Democratizing Environmental Data

SensorGrid is a project developed by the Knight Lab to empower communities, journalists and citizen scientists to accurately, affordably and efficiently monitor urban air quality.

At its core, SensorGrid is a network of environmental sensors that are inexpensive, and easy to install and maintain.

Kelly Calagna
Knight Lab Fellow, Jordan Friedman, hangs a SensorGrid node prototype on the Northwestern University campus.
Kelly Calagna
SensorGrid node prototype.


What makes SensorGrid unique.

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Low Cost

Each device can be built for about $200.

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Solar Powered

Sustainably powered through solar energy.

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Transmits data remotely using wireless radio.

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Open Source

SensorGrid technology and architecture is free and open for use.

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HD Data

SensorGrid's networking capabilities offer high definition coverage.

Why it Matters.

Qualities that facilitate the global democratization of environmental data collection.

According to the World Health Organization, one in nine deaths worldwide are attributed to air pollution. Yet many cities around the world lack accessibility to robust monitoring systems--barred by the expense of devices and system upkeep.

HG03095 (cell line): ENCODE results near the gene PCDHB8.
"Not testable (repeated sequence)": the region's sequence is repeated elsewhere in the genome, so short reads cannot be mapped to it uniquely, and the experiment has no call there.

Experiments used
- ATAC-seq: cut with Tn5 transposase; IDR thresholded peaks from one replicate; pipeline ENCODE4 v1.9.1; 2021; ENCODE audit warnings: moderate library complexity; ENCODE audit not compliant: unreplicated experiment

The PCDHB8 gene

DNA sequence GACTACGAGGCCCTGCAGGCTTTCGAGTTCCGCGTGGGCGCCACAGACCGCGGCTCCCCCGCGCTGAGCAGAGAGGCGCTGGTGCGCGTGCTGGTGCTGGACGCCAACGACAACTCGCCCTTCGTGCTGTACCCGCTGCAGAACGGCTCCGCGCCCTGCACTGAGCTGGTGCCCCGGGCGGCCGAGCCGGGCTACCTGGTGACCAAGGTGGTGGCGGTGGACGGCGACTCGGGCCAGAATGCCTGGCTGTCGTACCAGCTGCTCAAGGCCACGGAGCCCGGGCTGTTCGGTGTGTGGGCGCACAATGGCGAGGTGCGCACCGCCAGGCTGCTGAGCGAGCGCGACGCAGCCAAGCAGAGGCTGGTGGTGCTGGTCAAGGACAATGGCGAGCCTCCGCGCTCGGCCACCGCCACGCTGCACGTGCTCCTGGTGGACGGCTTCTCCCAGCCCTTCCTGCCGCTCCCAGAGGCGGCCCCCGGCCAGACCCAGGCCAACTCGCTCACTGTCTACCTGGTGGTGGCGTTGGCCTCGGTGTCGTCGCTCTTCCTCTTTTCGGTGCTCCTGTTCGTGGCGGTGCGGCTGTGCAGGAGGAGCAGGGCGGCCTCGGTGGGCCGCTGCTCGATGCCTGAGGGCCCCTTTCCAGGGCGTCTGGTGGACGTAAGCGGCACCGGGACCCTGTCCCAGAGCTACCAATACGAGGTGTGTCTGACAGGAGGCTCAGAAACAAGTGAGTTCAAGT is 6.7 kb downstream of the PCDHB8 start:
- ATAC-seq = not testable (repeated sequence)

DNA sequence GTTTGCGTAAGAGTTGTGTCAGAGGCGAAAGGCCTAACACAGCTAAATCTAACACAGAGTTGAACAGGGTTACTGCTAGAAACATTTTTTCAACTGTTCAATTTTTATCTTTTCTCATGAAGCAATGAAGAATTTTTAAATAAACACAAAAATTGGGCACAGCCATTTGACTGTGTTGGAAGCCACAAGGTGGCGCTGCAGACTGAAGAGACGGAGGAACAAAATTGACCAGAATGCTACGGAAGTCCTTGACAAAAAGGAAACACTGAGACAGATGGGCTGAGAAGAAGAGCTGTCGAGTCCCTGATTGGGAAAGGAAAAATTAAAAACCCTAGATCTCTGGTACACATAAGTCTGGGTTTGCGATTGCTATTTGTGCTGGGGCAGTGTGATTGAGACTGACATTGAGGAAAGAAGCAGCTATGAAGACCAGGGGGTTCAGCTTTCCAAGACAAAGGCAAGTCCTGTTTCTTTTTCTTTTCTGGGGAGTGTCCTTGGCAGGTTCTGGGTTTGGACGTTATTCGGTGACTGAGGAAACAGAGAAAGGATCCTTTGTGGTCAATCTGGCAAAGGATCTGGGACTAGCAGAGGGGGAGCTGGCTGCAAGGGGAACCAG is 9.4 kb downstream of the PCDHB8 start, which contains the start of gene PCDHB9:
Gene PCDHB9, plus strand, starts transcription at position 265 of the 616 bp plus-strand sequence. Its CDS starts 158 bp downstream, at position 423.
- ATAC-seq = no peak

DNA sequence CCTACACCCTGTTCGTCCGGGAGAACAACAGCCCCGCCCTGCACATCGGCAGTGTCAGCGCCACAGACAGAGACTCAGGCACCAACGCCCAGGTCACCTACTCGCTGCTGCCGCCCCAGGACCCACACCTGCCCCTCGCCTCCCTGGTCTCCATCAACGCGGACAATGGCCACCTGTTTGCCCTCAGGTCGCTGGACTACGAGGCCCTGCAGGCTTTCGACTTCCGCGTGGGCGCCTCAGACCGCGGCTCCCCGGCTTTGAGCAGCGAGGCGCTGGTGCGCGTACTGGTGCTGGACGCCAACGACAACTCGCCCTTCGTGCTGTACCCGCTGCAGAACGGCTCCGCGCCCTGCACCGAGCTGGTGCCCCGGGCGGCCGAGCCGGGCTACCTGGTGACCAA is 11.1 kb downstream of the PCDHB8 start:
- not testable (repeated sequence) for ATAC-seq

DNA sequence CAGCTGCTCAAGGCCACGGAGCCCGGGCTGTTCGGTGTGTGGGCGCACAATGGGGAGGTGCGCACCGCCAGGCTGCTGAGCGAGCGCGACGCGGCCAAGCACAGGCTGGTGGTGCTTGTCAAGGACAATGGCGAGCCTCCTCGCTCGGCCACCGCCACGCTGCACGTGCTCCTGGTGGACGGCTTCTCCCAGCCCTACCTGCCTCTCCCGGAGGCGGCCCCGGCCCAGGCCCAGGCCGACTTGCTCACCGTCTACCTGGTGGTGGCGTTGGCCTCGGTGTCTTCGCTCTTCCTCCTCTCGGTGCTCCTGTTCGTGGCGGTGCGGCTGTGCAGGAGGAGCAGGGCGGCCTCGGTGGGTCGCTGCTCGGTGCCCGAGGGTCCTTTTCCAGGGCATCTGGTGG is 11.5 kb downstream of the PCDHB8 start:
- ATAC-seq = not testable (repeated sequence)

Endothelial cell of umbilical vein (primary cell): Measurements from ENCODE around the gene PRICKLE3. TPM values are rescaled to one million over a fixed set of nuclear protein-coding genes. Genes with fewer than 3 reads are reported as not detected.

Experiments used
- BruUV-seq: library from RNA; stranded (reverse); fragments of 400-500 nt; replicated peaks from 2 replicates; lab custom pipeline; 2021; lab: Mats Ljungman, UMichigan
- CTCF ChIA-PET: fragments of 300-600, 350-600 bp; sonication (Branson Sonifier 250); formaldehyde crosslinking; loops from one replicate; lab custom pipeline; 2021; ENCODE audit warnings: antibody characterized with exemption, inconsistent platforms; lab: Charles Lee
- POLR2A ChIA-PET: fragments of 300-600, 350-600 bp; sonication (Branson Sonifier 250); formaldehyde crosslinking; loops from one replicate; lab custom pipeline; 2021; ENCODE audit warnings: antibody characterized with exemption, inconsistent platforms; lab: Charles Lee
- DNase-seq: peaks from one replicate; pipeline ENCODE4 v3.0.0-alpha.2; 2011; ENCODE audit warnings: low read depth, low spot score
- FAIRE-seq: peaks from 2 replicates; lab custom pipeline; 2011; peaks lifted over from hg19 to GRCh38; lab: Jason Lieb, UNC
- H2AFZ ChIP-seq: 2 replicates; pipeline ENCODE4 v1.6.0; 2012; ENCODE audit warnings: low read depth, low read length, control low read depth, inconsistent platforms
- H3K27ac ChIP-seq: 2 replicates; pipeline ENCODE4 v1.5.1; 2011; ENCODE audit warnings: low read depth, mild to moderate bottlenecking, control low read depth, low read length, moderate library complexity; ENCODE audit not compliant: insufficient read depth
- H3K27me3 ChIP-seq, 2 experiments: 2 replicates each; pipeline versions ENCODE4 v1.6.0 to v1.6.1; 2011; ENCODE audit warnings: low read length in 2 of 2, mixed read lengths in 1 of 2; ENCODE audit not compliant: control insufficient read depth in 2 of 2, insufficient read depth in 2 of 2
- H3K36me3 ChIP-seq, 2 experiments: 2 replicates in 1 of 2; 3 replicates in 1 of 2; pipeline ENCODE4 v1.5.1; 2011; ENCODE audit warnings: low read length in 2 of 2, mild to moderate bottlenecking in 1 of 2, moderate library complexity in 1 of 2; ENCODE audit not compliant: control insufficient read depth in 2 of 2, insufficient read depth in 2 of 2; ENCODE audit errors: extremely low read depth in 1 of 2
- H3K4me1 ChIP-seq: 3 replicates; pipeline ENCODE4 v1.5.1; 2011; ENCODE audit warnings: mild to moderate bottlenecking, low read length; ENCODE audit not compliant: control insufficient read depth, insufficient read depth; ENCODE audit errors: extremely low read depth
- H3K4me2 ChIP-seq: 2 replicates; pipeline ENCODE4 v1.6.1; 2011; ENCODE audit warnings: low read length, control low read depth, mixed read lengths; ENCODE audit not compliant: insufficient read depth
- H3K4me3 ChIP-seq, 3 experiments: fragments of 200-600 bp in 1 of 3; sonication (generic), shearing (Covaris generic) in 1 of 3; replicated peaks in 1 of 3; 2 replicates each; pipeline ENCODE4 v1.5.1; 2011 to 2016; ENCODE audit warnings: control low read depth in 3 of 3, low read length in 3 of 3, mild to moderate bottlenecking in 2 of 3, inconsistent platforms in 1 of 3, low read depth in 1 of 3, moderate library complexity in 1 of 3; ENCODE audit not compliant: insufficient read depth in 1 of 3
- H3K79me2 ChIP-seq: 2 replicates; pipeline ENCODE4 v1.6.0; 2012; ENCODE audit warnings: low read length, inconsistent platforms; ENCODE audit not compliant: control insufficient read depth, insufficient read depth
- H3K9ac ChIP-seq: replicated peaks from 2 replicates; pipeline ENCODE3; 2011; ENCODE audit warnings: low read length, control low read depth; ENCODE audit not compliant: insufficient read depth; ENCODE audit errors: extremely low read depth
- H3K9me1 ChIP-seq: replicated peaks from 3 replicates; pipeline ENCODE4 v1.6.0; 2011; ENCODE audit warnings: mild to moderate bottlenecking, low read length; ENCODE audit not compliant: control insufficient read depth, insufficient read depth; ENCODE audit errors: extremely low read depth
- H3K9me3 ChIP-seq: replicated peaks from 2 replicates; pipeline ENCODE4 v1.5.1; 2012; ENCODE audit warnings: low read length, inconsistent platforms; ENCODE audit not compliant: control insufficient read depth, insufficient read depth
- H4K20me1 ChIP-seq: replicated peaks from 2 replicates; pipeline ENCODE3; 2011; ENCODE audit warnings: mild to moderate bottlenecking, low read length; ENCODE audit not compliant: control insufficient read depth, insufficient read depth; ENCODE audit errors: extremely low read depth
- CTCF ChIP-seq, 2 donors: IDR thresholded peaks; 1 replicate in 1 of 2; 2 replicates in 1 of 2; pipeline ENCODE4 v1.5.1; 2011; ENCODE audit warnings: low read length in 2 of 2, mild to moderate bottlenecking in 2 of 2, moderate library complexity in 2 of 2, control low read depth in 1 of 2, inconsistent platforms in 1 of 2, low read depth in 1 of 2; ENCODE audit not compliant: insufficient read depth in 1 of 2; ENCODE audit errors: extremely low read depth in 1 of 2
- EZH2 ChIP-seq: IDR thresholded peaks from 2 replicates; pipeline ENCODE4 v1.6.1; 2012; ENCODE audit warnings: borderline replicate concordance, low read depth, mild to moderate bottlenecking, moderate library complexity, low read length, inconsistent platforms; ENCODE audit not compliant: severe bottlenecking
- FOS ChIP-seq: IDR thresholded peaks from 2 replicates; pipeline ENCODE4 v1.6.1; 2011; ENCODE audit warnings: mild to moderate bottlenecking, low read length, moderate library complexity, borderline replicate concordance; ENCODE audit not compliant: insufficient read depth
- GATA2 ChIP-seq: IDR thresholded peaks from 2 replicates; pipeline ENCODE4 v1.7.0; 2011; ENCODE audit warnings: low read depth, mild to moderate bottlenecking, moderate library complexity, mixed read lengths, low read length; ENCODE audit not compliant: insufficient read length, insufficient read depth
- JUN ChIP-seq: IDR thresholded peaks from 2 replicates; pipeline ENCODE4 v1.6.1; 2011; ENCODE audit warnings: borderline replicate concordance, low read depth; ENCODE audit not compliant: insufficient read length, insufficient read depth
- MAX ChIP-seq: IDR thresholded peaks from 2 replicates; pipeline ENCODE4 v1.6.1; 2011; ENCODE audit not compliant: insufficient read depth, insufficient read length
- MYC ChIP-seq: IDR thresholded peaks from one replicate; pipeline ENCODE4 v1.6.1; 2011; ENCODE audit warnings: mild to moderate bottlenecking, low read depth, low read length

While the United States Environmental Protection Agency monitors air quality throughout the U.S., their monitoring stations are often spread broadly, with data for the miles in between stations estimated using algorithms. Yet pollutant concentrations can vary by block depending on proximity to many different pollution sources, such as traffic, construction, factories, power plants or agriculture.

SensorGrid aims to fill in those gaps and give communities a high-definition look into the health of the air they breathe. Its networking system is designed to scale from covering a single street to an entire city. This blanket coverage gives users a live look into the nuances of localized air pollution concentrations, and can potentially alert communities of hazardous conditions that may otherwise be lost in broader averages.